|Sex Slavery Flourishes In
By Peter Finn
Washington Post Foreign Service
Monday, April 24, 2000
PRISTINA, Yugoslavia –– The sex-slave traffic in East European women, one of the major criminal scourges of post-communist Europe, is becoming a serious problem in Kosovo, where porous borders, the presence of international troops and aid workers and the lack of a working criminal justice system have created almost perfect conditions for the trade, U.N. police officials, NATO-led peacekeepers and humanitarian workers say.
In the past six months, U.N. police and troops have rescued 50 women--Moldovan, Ukrainian, Bulgarian and Romanian--from brothels that have begun to appear in cities and towns in Kosovo, a province of Serbia, the dominant republic of Yugoslavia. Police and aid workers say they fear that hundreds more, lured from their impoverished homelands with the promise of riches, may also be living in sexual servitude.
"These women have been reduced to slavery," said Col. Vincenzo Coppola, commander of a special unit of the Italian carabinieri, or national police, in Kosovo that has rescued 23 women on raids of brothels in Pristina, the provincial capital, and Prizren.
According to police sources and aid workers, the women--and some girls as young as 15--were transported along a well-established organized crime network from their East European homelands to Macedonia, which borders Kosovo to the south. There, they were held in motels and sold at auction to ethnic Albanian pimps for $1,000 to $2,500. The pimps work under the protection of major crime figures in Kosovo, officials said, including some with links to the former anti-Serbian rebel force, the Kosovo Liberation Army.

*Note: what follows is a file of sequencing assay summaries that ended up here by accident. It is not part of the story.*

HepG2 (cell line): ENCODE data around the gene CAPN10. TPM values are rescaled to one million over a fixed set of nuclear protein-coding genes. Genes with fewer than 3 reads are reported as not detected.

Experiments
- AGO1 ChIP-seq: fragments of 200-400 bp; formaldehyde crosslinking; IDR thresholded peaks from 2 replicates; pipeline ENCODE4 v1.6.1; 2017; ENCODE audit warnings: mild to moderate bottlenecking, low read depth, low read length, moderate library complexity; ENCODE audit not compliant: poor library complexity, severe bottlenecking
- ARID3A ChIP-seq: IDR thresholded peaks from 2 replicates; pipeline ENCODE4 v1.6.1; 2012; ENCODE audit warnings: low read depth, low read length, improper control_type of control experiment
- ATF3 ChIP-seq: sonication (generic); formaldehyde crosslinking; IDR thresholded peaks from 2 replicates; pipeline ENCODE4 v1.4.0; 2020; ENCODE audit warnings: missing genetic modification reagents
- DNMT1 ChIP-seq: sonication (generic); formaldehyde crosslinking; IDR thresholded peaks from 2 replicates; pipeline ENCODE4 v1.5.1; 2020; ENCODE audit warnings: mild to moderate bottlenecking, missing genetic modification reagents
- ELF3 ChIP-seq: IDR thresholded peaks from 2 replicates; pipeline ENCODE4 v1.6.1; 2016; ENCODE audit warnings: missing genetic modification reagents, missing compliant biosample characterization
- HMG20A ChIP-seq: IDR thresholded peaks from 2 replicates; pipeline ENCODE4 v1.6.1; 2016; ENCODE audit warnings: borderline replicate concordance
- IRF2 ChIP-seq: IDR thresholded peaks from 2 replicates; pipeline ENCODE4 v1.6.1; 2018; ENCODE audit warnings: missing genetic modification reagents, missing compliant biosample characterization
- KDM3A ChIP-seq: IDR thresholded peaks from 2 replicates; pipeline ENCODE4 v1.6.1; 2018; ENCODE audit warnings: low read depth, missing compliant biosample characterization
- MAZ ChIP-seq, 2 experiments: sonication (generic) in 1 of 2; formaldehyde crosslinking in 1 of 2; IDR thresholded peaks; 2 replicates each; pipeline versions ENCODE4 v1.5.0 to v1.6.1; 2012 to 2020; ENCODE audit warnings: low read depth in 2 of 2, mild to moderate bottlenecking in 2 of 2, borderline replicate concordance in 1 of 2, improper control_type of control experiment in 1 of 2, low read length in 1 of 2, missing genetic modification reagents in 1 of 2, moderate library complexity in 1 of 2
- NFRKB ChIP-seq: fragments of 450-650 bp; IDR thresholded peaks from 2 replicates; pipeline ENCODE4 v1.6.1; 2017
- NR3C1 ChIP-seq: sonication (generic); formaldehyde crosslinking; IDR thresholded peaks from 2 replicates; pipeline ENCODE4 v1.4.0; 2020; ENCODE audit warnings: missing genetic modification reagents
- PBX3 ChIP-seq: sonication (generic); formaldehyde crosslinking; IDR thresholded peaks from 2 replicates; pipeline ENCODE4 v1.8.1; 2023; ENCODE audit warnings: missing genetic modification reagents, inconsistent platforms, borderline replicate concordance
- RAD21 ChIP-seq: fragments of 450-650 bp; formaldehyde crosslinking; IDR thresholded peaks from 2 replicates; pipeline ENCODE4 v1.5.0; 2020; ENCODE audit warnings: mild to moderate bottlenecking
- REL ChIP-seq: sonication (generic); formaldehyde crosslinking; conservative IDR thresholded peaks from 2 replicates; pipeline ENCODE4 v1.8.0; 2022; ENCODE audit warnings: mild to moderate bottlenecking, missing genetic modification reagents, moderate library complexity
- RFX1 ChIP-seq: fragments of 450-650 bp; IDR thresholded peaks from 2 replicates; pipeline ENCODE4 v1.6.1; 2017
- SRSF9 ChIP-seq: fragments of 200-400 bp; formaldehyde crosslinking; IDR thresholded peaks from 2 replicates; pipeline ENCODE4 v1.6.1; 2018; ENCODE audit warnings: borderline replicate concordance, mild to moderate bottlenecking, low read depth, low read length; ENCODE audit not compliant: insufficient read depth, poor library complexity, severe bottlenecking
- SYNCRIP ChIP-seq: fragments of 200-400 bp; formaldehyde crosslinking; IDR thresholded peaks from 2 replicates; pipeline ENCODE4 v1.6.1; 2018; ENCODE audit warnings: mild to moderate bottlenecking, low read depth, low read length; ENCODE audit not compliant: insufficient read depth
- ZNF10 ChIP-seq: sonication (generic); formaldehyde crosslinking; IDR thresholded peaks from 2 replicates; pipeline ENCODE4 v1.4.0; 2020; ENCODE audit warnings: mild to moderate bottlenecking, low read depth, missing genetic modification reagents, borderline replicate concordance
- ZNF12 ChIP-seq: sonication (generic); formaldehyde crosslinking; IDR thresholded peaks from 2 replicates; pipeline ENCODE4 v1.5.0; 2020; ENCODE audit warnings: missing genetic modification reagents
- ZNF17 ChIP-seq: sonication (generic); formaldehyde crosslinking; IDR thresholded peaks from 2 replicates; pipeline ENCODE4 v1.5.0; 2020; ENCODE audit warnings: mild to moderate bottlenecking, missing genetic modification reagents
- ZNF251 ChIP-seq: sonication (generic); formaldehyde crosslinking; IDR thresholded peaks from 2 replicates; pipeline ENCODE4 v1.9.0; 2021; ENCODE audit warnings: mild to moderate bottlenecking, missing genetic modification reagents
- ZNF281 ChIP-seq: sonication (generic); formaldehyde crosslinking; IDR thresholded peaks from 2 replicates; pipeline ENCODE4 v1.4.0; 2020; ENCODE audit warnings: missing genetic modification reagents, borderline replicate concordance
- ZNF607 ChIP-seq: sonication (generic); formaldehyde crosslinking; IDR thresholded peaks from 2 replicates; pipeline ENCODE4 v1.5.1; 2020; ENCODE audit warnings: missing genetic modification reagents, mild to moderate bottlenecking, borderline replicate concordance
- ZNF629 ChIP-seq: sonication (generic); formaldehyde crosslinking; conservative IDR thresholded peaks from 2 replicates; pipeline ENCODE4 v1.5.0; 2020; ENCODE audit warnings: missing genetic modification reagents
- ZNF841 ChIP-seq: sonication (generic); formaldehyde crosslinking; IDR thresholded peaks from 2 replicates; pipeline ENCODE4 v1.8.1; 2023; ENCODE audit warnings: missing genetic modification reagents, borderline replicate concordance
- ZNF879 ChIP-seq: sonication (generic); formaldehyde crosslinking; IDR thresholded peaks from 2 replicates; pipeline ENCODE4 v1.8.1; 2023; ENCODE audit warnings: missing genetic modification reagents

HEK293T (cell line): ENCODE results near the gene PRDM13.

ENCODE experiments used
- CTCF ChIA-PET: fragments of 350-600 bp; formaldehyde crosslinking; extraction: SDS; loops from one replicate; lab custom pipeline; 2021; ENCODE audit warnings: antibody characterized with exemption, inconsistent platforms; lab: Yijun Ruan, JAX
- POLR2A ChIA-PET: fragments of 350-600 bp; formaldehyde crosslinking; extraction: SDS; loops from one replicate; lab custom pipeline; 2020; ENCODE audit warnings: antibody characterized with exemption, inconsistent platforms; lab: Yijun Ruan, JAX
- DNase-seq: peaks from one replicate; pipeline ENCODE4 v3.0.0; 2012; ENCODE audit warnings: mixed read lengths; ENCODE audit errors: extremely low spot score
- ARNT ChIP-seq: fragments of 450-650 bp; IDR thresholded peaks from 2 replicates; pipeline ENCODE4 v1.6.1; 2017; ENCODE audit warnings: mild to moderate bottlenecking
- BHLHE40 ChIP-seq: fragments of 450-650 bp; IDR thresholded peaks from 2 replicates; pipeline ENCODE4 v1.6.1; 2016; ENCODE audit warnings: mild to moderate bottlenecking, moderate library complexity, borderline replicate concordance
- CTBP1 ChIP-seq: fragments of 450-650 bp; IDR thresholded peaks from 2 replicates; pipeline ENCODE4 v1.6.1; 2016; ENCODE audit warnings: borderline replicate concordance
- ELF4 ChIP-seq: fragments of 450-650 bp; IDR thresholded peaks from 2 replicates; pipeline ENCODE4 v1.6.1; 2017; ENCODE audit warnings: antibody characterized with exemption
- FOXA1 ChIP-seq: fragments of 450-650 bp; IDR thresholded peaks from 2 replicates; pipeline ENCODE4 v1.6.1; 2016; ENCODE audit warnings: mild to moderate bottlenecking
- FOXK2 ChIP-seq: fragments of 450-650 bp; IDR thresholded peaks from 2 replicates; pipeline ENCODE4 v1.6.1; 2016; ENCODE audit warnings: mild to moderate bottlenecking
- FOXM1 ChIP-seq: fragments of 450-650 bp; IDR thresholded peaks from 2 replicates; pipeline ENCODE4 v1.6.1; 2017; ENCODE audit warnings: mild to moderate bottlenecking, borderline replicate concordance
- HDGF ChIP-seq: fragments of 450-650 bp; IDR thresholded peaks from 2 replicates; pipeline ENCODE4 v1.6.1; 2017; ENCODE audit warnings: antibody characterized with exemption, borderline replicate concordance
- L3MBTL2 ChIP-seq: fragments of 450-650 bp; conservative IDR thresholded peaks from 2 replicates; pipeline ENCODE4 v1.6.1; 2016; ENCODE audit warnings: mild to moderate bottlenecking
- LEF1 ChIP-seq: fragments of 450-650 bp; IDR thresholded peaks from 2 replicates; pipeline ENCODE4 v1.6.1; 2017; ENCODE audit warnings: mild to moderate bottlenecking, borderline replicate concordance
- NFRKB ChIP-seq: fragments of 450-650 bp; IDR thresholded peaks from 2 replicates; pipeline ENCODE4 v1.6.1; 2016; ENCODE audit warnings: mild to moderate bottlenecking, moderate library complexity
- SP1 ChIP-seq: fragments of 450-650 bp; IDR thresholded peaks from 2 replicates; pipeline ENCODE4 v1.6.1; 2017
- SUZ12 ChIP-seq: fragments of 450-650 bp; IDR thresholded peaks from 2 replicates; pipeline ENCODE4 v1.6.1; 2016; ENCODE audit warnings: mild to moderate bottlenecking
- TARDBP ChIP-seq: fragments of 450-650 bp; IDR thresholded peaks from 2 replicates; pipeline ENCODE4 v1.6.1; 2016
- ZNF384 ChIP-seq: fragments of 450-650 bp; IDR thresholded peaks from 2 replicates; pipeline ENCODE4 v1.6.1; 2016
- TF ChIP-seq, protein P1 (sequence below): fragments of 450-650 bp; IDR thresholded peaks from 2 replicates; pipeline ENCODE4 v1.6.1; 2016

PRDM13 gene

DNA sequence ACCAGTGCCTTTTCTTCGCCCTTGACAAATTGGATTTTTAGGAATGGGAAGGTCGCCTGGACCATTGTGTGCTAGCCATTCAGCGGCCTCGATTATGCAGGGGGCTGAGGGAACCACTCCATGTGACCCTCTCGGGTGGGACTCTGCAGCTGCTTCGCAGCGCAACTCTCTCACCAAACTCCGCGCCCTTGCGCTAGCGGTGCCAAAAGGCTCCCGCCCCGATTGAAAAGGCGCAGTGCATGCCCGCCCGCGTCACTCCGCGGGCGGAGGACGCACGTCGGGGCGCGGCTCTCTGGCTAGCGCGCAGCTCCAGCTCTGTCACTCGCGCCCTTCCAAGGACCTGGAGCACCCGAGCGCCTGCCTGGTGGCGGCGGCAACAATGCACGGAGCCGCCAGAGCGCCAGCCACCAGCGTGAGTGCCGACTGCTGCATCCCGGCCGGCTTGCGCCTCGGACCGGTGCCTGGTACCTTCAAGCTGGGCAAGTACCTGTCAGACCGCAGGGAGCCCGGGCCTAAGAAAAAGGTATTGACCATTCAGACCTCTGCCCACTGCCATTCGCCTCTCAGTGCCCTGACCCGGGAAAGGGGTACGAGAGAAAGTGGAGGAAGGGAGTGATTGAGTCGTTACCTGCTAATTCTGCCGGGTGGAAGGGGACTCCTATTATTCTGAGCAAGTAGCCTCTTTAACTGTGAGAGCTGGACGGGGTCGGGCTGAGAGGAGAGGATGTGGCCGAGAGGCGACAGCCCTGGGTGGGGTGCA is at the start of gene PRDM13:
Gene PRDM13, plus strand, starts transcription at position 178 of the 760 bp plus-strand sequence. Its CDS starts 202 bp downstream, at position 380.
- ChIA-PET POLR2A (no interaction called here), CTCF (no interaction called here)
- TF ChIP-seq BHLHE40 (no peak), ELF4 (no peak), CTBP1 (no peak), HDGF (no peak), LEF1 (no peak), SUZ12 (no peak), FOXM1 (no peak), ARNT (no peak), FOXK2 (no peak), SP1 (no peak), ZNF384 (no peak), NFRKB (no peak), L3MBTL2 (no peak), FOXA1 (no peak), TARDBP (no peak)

The women, who had been stripped of their passports, were frequently held in unheated rooms with primitive sanitary conditions in Kosovo and forced to engage in unprotected sex, sometimes up to 16 times a night, for no payment, according U.N. police officers who requested anonymity because of U.N. regulations limiting their authority to speak with reporters.
The undermanned U.N. police force is hard-pressed to cope with a variety of criminal activities in this war-scarred province, and authorities and aid workers here have been slow to respond to the burgeoning sex-slave trade. Moreover, there are limited humanitarian resources available to protect those women who are able to seek sanctuary.
In addition, officials said, the trade has flourished because of a lack of applicable law on both trafficking and prostitution and because some countries with military forces here have tended to dismiss the activity as simple prostitution. German peacekeepers in southern Kosovo, for instance, have taken a benign view of the phenomenon in part because prostitution is tolerated in Germany.
International aid workers are trying to convince them that these women are victims. "It's not classic prostitution," said one aid worker who has interviewed rescued women and is working on a draft U.N. regulation to punish people involved in the sex-slave trade. "They are not paid. They are never paid. Of the 50 women we have seen, not one has received a single deutsche mark, and they are often held in horrendous conditions."
According to authorities, the women were told that before they could keep any of their earnings, they first had to pay the pimps for their purchase price. Often, however, they found themselves fined for such infractions as not smiling at customers, so there was no way they would ever have enough money to make the payoff. If they protested, the women said, they were beaten.
A number of the women appear to have contracted sexually transmitted diseases, officials said, and international groups are attempting to obtain treatment for them either in Kosovo or as soon as they can return to their homelands. "This is a major problem, and it is going further underground because of police raids," said one aid worker. "At first, it was very out in the open, and so-called nightclubs were popping up. But now it's moving into private dwellings, and I expect if we get a reliable phone network we'll soon see call-girl services."
International organizations recently established a safe house to protect women who escape from the brothels until they can be returned home. But it is now full, with 21 women, and police have had to suspend raids on other brothels until they can repatriate some of the former captives.